Bringing Nature Indoors

Late fall is the time of year when most of us are spending less and less time in our gardens. The weather is turning chilly, and the days are short. But this doesn’t mean we can’t still enjoy the beauty of the prairie through the winter season! I love getting creative and using native plant decorations on my Thanksgiving table and even in my Christmas tree.

At our recent Prairie Partners dinner in October, I made table decorations using goldenrod, switchgrass, hedgeapples, black locust seed pods, and dried hydrangeas.

Fun Foraging

Half the fun of decorating with native plant material is in the foraging. The easiest way to find good material to work with is, of course, to have a landscape full of native plants. But a prairie roadside or overgrown hedgerow can also yield results. I look for grasses growing in a sunny spot as they tend to be more upright and have well developed seed heads. Look for medium to small branches from trees and shrubs that have an interesting arch or form. I use these cuttings to create the structural base for table decorations, mantle dressings, and banister swags.

Though the prairie, at first glance, can seem dark and dreary through the winter, it has many wonderful shapes and textures just waiting to be part of your seasonal decor! I used tons of these Rudbeckia missouriensis seed heads in arrangements for Laura Kelly’s January 2019 inauguration.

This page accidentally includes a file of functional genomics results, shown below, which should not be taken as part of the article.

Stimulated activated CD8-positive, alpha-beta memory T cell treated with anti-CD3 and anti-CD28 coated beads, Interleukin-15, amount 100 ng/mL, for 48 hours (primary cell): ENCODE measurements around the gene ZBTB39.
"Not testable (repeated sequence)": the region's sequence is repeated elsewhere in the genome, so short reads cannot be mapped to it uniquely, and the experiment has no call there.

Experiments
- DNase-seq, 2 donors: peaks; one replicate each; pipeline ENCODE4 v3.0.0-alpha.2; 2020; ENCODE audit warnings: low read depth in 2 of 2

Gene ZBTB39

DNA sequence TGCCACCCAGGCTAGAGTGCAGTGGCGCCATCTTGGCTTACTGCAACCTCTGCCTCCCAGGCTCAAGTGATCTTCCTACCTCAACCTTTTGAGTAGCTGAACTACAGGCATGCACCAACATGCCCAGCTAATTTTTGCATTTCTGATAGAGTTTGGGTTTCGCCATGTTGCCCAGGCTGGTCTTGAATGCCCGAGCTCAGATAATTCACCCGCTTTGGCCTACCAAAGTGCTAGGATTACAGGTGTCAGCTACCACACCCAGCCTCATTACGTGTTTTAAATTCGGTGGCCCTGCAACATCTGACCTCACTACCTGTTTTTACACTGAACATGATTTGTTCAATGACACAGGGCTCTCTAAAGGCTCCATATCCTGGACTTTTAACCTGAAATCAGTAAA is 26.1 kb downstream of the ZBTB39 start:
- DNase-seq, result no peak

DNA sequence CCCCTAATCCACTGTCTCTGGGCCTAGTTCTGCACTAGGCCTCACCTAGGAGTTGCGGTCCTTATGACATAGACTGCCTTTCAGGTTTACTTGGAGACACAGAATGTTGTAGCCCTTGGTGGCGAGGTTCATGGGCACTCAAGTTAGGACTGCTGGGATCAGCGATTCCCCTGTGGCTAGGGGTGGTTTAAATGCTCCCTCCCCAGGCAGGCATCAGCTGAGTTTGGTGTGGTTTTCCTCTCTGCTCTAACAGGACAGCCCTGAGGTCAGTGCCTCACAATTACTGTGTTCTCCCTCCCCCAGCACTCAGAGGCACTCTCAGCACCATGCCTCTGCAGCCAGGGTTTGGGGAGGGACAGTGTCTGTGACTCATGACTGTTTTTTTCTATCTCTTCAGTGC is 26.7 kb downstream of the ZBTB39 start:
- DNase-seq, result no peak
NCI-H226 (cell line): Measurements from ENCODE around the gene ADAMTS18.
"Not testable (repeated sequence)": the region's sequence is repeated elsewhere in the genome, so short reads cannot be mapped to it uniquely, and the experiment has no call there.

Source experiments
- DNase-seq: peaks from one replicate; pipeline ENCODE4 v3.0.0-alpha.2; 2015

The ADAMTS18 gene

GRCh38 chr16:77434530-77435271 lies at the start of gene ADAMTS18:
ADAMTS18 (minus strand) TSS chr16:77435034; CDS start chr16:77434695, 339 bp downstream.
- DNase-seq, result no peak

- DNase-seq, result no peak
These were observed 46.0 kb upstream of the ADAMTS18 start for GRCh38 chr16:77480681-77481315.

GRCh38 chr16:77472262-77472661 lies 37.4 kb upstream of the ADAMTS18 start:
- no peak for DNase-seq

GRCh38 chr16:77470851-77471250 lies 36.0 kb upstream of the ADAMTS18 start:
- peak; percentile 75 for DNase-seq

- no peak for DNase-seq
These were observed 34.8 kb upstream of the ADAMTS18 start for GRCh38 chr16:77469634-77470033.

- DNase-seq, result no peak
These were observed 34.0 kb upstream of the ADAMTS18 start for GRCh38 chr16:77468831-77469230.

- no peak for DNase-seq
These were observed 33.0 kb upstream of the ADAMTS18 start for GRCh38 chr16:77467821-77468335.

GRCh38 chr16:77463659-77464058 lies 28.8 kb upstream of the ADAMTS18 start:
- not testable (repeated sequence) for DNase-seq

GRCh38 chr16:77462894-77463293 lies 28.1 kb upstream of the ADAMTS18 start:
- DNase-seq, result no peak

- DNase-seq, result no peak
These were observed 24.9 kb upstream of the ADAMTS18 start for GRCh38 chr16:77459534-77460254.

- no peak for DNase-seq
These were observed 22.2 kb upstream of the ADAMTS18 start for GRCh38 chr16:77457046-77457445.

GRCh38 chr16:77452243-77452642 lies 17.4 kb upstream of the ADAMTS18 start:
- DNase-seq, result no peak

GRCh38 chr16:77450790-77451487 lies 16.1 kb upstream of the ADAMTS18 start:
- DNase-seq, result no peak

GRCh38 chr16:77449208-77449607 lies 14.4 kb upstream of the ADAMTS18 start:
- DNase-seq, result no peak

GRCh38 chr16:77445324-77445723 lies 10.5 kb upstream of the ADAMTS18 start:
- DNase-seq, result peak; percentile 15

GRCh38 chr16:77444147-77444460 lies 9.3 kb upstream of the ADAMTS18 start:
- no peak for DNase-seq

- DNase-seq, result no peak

Plant Selection

If you are looking to plant your very own off-season cutting garden, here are a few of my favorite plants to use for fall and winter decorations:

  • Panicum virgatum “Cheyenne Sky” or any of the red to purple switchgrass
  • Schizachryium scoparium – little bluestem
  • Chasmanthium latifolium – river oats
  • Ilex decidua – deciduous holly
  • Maclura pomifera – hedgeapple or osage orange
  • Malus sp. – crab apple trees
  • Penstemon digitalis – prairie beardtongue
  • Viburnum prunifolium – blackhaw viburnum

The fruit, seed heads, and attractive foliage of these plants make them easy to mix and match in any dried arrangement.

We decorate the Christmas trees in the Arboretum Visitor Center with grasses like maidenhair grass and river oats. We also use some artificial millet and golden beads as accent.

More than Decor

As you can imagine, I am a huge fan of using native plants in my seasonal decor and floral arrangements. By planting these lovely natives in your landscape not only can you forage for goodies all year long, but you are also providing critical shelter habitat for our native birds and insects. Knowing the positive ecological impact they have on our environment makes them all the more meaningful when incorporated into holiday decor. Best of all, native plant decorations are not plastic or imported from overseas, which means they are carbon friendly and can be composted when you are finished enjoying them.

Evergreen wreath
Red cedar branches and deciduous holly berries give this wreath made by Scott Vogt a Scandinavian feel.